When Jeremiah Owyang started Community Manager Appreciation Day (#CMAD) we were one of the first to jump on the bandwagon because community managers often work behind the scenes which means that they sometimes don’t get the appreciation they deserve for often very challenging work. In the best of times, community managers can be public heroes but more often then not they are setting boundaries, facilitating emotionally charged situations, having to justify their work to others and dealing with an ever-changing cast of characters and priorities. It is a roller coaster so it is apt to collectively take a day and say thank you – both for what we see and for all those things that community managers do that we don’t really know about but are critical to providing a constructive community environment.
At The Community Roundtable we are continuously honored to serve so many amazing community leaders – and we often get to hear the back story which makes it easy to appreciate and be in awe of the talents and experience of our TheCR Network members. It is a joy to help support them – whether in saying thank you today or by helping them think about things differently, find the right person to talk to or expose them to new techniques. We couldn’t be prouder of what our members accomplish every day. Jeremiah did some fantastic analysis on the power and influence of community managers that is worth sharing with internal stakeholders and communities so that they too can truly appreciate this role.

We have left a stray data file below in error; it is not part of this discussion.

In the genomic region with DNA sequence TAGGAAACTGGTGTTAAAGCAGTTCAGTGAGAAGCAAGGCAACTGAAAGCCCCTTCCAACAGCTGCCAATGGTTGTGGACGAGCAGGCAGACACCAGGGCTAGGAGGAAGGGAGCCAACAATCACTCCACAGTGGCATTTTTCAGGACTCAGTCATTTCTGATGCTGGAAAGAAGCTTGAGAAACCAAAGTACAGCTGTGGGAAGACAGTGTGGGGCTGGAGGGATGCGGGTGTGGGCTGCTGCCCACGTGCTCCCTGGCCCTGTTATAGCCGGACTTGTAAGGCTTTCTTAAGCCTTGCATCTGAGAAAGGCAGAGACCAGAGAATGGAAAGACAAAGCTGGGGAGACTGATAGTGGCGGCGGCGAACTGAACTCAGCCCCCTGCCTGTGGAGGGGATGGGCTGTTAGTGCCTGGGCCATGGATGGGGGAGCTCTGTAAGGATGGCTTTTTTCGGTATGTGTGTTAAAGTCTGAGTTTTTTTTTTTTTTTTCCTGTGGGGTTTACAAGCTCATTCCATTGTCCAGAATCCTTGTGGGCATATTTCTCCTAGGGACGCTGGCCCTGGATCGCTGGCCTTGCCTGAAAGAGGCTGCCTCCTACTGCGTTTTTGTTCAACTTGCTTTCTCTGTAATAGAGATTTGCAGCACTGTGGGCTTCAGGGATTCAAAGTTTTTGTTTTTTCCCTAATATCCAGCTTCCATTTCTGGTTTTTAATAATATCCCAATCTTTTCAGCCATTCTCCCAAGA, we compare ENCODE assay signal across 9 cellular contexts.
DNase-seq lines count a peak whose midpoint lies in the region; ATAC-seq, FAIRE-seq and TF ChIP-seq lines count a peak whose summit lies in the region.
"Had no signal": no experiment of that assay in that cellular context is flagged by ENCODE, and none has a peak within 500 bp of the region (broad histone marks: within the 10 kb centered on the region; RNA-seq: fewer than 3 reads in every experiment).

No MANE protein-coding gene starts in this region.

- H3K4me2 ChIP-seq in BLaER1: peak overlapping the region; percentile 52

One thing that we have been discussing with members however is that while appreciation is nice, how can we collectively help advance the role and position of communities within our businesses? Helping to make community managers successful is the ultimate way to show appreciation. In a similar vein, we’ve been spending a lot of our time thinking about how we can most effectively move the discipline of community management forward. In the past few years, we’ve been gratified with the exposure our State of Community Management reports have gotten and feel like that has helped contribute to community management being seen as a professional and critical emerging discipline for businesses. But we have bigger ambitions.
This year, The State of Community Management research is evolving to a quantitative research initiative looking at the following types of metrics:
We think that this is groundbreaking research, which will give organizations a much more comprehensive look into how to successfully execute on social business strategies. We also believe that this research will dramatically increase the awareness of and respect for community management roles. This is one of the major ways we demonstrate our appreciation of community managers.
Cheers to all of you who labor in community management – you are our heroes and we want to do what we can to help others see you as theirs.
For more information about the 2013 State of Community Management, see the research prospectus here. If you are interesting in participating, please fill out the form below: